Foodiness™ 101

By Chef Erica Wides, host of Let’s Get Real: The Cooking Show About Finding, Preparing and Eating Food

Posted on | By Chef Erica Wides

What is Foodiness?

To define what foodiness is you have to start off by defining what foodiness™ comes from, which is food. 

In a nutshell foodiness™ can be defined as something edible that is presented as if it’s food, but which in fact isn’t completely and totally food – or at least the food it claims to be.

What is Food?

Food is anything edible that at one time walked, swam or flew, or that grew out of the ground, and has not been tampered with at all.

If it walked, swam, flew or grew out of the ground but has been altered in some way, or if it came straight out of a manufacturing plant, then it’s foodiness. So, for instance, a strawberry grown in a garden that has not been altered in any way is food.

A strawberry “fruit” bar made with strawberry “flavoring” meant to taste like strawberries but without any actual fruit in it is foodiness™ because it seems like food, it tastes like food, it’s treated as if it’s food, but it isn’t actually food.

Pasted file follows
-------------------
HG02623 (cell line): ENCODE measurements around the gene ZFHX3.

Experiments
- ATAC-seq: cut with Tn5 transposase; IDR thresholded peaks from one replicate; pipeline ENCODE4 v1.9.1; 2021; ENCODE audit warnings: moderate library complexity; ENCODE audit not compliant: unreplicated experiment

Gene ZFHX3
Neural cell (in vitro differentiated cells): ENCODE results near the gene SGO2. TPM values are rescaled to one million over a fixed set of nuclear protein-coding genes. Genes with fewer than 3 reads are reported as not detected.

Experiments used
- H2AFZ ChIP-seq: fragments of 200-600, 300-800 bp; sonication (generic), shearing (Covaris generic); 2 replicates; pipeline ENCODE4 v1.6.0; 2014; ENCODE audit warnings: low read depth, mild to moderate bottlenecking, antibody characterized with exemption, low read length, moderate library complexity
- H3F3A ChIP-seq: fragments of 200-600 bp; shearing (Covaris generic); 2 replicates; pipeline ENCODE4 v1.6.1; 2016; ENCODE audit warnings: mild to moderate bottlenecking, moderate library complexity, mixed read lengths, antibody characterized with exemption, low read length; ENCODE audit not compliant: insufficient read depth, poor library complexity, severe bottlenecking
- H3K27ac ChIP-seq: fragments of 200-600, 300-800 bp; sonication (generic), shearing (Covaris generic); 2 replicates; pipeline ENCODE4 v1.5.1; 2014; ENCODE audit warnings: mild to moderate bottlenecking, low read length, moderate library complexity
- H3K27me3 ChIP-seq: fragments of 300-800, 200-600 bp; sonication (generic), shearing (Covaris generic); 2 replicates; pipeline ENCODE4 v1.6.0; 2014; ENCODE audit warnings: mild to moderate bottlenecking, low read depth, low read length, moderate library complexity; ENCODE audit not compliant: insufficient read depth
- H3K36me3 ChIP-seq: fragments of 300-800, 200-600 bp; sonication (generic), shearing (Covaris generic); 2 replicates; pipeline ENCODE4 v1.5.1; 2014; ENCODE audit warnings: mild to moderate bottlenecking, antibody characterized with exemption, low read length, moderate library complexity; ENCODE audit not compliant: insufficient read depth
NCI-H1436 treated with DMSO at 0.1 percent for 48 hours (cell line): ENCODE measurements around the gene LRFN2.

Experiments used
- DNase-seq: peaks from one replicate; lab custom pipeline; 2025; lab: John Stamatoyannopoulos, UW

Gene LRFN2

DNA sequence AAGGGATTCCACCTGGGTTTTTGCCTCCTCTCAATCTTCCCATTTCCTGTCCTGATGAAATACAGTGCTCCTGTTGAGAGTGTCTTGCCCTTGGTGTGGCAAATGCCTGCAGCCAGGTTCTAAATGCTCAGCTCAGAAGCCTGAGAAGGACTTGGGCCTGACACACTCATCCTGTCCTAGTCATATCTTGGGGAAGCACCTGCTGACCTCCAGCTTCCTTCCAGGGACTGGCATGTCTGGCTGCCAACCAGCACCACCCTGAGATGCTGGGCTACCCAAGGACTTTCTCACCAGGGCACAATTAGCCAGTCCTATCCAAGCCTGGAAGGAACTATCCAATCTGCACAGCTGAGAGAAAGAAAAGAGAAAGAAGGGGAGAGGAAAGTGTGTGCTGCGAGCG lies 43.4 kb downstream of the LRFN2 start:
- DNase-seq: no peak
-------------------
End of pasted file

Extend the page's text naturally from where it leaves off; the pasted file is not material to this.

Foodiness™ encompasses all the altered, manufactured or simulated food products that have almost completely taken the place of actual food on grocery store shelves, in our kitchens, in restaurants, and in our diets.

Why is it necessary to use a term like “foodiness™”? Because foodiness™ has highjacked the idea of what food is. Foodiness™ is presented – and accepted by most – as food. It’s a bit like Invasion of the Body Snatchers – it looks like food, it talks like food, but it’s actually an alien in a food look-alike body.

Over the last few decades, foodiness™ has slowly and insidiously come to define what food is. As a result actual food has had to take on modifiers to distinguish itself from foodiness™.

The best example is the term “whole food.” Unfortunately “whole food” doesn’t really make the distinction between food and foodiness™ clear enough. After all, if certain foods are “whole,” then other foods must be “broken.” This doesn’t really explain it.

This is why the term “real food” is used here: It more clearly calls out a distinction between real and fake, which is the real difference between food and foodiness™ after all.

The point of using the term “foodiness™” is to help to distinguish between food and everything else so we stop perceiving foodiness™ as food and start seeing it for what it really is, whatever that may be.

Article written by Chef Erica Wides
Host of Let's GetReal: The Cooking Show About Finding, Preparing and Eating Food